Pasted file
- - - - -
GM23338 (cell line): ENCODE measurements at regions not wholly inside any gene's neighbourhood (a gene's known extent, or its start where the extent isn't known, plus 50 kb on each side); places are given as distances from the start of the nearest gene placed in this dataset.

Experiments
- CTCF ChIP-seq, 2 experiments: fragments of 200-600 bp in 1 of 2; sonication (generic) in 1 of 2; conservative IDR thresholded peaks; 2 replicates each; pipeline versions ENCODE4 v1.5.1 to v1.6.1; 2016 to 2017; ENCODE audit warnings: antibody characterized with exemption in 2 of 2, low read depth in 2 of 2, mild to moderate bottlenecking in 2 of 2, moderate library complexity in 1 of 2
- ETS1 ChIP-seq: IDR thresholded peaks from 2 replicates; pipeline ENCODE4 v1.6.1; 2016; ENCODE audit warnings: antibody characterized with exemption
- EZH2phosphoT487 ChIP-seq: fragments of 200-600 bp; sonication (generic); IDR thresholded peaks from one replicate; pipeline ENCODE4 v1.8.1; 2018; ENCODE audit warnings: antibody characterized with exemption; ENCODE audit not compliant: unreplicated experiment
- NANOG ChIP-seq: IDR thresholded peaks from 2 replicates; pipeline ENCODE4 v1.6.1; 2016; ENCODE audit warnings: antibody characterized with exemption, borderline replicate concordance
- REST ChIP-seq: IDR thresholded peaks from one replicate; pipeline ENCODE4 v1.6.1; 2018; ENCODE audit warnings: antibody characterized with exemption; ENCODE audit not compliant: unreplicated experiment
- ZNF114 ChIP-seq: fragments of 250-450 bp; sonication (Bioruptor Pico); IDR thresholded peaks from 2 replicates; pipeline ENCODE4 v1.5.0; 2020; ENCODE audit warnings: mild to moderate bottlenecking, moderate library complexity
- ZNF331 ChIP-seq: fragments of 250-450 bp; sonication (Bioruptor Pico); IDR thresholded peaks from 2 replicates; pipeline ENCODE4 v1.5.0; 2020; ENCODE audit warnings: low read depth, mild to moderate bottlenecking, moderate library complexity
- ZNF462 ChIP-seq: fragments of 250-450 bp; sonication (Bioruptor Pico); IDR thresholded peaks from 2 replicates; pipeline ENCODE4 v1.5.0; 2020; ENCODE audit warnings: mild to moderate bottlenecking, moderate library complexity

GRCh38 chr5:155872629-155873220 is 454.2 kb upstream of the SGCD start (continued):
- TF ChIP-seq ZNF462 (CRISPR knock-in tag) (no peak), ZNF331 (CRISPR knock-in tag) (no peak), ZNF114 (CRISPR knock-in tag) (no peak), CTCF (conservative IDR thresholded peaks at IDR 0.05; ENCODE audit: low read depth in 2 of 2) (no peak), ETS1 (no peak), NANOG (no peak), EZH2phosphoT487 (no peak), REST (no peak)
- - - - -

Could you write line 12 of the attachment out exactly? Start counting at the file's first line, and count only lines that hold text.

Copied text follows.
- TF ChIP-seq ZNF462 (CRISPR knock-in tag) (no peak), ZNF331 (CRISPR knock-in tag) (no peak), ZNF114 (CRISPR knock-in tag) (no peak), CTCF (conservative IDR thresholded peaks at IDR 0.05; ENCODE audit: low read depth in 2 of 2) (no peak), ETS1 (no peak), NANOG (no peak), EZH2phosphoT487 (no peak), REST (no peak)